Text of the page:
MillerCoors has decided to take the caffeine out of its relatively new beverage Sparks, which also contains alcohol, after arousing massive complaints about encouraging youthful binge drinking and DUI episodes. A group of state AGs and other watchdogs were able to come to an agreement with MillerCoors. They objected to the marketing of the beverage, which emphasized its “supposed energizing effects.” Watchdogs said it could mask the effects of the alcohol without doing a thing to diminish the alcohol’s debilitating effects, particularly when it comes to motor skills, not to mention motor-operating skills.
Public interest groups have had flavored drinks in the same general alcohol content class as been in their crosshairs for some time. Labeled alcopops or malternatives, watchdogs say they are often specifically targeted at young drinkers, and that their sweet flavors often lead to overconsumption.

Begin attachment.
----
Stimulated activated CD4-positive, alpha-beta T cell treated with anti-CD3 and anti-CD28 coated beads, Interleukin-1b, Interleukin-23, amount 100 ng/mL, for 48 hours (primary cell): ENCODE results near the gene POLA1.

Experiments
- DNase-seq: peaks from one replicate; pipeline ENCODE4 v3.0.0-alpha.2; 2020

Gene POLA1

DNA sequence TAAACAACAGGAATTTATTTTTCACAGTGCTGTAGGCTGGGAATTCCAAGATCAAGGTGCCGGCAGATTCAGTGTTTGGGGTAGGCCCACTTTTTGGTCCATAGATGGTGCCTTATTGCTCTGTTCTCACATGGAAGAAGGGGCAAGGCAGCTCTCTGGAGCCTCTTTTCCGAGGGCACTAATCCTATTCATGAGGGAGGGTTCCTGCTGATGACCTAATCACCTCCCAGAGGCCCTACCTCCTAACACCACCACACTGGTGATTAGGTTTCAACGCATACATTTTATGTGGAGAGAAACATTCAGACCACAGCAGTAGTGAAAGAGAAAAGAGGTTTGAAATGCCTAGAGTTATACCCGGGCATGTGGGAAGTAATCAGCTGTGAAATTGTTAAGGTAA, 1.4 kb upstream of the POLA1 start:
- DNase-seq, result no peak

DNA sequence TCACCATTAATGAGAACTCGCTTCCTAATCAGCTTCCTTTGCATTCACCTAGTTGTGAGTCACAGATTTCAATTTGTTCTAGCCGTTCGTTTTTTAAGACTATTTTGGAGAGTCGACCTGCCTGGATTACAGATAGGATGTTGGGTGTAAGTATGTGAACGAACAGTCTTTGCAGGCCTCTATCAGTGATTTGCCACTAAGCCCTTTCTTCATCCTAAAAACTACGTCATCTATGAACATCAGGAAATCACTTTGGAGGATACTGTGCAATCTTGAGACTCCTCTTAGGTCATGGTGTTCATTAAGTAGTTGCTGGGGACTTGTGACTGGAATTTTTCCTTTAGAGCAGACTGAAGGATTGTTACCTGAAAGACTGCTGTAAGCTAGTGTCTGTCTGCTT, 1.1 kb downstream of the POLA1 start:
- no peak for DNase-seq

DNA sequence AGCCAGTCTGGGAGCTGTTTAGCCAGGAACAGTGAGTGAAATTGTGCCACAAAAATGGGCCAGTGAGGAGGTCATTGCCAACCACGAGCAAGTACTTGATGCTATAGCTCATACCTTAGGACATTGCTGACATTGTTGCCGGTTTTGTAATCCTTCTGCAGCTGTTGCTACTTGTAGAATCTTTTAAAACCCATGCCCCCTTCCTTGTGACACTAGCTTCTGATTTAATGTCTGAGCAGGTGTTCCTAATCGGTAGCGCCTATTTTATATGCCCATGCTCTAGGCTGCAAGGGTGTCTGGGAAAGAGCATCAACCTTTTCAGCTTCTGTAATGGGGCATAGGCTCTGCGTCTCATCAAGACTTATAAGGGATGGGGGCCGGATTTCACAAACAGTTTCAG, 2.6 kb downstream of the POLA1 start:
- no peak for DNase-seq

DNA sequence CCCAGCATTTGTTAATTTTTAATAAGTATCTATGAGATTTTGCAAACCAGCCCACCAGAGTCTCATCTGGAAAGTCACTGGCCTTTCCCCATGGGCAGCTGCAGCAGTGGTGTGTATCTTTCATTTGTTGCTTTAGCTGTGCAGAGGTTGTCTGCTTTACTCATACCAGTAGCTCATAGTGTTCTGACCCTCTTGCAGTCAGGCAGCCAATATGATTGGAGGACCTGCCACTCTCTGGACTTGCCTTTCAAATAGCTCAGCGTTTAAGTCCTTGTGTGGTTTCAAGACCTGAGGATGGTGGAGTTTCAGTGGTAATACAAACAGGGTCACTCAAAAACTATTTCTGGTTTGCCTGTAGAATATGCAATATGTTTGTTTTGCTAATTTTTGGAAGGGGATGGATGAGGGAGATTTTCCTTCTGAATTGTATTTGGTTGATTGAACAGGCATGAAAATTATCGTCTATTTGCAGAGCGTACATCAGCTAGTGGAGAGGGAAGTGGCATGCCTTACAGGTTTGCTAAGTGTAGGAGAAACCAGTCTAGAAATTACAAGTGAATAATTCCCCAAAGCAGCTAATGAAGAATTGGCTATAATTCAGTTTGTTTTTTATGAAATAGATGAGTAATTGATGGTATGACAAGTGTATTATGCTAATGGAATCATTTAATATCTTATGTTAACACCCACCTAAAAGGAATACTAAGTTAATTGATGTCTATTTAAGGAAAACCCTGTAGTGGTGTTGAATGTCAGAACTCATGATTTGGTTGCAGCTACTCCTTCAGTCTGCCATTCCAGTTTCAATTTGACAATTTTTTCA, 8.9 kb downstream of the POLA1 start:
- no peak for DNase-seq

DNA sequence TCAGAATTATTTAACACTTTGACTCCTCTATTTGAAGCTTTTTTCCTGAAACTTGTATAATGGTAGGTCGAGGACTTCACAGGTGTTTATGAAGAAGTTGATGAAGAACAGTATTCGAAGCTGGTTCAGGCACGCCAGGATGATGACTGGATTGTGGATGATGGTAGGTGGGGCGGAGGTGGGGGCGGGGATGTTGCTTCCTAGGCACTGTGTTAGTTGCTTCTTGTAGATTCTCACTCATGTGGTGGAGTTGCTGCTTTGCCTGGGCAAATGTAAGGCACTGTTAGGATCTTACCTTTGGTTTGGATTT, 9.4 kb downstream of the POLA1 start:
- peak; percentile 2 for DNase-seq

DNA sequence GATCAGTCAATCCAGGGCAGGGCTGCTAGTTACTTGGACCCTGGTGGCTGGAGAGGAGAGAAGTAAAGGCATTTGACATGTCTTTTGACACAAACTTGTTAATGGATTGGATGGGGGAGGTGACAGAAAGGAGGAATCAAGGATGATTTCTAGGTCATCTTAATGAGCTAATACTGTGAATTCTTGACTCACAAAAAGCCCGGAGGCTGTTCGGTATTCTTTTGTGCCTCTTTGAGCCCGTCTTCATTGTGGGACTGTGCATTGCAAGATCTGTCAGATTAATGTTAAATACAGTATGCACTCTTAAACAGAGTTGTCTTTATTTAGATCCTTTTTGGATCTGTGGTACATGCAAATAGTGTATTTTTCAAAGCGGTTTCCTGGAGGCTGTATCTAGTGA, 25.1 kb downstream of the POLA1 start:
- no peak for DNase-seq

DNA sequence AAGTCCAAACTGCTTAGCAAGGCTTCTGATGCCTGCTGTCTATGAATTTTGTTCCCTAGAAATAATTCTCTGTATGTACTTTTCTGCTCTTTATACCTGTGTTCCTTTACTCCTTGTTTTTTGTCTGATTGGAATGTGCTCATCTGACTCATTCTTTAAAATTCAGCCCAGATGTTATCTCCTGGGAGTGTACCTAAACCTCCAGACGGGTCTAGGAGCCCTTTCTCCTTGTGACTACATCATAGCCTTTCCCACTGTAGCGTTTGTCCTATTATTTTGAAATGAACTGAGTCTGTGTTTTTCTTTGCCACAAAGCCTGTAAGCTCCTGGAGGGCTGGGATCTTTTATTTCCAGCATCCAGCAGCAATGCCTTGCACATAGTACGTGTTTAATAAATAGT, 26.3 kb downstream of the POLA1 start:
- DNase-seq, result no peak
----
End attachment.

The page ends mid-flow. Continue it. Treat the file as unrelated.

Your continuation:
RBR/TVBR observation: Tobacco advertising has long been banned from the airwaves. Alcohol has not suffered the same fate, but there is always a constituency out there that would love to do so if given half an opportunity. Beverage companies recognize this and have always made an effort at self-regulating to make sure only mature audiences see advertising, and that is targeted to of-age consumers. We strongly recommend effective and sincere self-regulation, because we do not want Washington sticking its nose in here.